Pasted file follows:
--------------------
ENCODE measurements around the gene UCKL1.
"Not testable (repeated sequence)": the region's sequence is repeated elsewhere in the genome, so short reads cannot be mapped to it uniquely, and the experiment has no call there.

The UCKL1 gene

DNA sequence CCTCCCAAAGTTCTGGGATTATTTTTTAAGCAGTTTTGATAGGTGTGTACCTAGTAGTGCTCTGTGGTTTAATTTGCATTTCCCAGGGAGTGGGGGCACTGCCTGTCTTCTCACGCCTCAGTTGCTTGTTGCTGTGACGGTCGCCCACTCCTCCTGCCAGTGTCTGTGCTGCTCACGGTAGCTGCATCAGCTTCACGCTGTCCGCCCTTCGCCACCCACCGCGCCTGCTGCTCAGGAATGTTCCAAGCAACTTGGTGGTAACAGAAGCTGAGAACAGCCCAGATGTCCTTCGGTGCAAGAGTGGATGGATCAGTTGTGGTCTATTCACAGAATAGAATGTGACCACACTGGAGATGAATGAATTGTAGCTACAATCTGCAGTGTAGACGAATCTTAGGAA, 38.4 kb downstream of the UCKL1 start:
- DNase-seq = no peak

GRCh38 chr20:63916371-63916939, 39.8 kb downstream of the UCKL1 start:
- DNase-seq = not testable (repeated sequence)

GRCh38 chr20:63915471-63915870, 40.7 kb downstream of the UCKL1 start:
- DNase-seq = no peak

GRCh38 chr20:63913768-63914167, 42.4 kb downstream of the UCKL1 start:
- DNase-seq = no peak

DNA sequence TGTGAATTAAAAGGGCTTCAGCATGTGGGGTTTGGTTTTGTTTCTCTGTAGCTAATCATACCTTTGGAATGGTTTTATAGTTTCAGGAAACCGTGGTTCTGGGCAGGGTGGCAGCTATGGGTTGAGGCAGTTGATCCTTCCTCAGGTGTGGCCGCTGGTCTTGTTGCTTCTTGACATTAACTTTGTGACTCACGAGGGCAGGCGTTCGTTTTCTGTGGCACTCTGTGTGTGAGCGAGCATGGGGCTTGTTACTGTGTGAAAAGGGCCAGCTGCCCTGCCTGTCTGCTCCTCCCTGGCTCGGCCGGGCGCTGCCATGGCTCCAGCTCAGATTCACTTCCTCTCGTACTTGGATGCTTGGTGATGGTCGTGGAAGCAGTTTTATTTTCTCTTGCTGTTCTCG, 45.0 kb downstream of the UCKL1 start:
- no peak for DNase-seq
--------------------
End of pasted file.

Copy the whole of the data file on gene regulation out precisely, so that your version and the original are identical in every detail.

ENCODE measurements around the gene UCKL1.
"Not testable (repeated sequence)": the region's sequence is repeated elsewhere in the genome, so short reads cannot be mapped to it uniquely, and the experiment has no call there.

The UCKL1 gene

DNA sequence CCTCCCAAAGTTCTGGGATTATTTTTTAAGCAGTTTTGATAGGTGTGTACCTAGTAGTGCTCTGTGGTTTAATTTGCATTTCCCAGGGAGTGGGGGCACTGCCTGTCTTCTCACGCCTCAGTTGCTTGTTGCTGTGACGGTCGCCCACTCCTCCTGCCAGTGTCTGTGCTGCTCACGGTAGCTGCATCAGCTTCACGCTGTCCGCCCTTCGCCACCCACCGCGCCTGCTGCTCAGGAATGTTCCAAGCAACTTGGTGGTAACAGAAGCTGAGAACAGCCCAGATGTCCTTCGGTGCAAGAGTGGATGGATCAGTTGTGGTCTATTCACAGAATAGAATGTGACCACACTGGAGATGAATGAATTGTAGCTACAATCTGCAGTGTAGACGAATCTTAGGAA, 38.4 kb downstream of the UCKL1 start:
- DNase-seq = no peak

GRCh38 chr20:63916371-63916939, 39.8 kb downstream of the UCKL1 start:
- DNase-seq = not testable (repeated sequence)

GRCh38 chr20:63915471-63915870, 40.7 kb downstream of the UCKL1 start:
- DNase-seq = no peak

GRCh38 chr20:63913768-63914167, 42.4 kb downstream of the UCKL1 start:
- DNase-seq = no peak

DNA sequence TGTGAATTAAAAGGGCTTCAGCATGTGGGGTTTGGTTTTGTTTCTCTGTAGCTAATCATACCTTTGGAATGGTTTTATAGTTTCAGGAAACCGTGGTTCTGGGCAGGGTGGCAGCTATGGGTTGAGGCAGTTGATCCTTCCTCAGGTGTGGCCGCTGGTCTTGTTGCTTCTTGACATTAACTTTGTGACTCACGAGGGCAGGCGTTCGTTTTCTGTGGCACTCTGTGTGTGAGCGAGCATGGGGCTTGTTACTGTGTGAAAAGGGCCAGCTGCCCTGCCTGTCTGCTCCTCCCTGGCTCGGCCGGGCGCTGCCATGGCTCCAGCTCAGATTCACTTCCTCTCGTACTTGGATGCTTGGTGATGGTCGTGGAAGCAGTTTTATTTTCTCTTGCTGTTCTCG, 45.0 kb downstream of the UCKL1 start:
- no peak for DNase-seq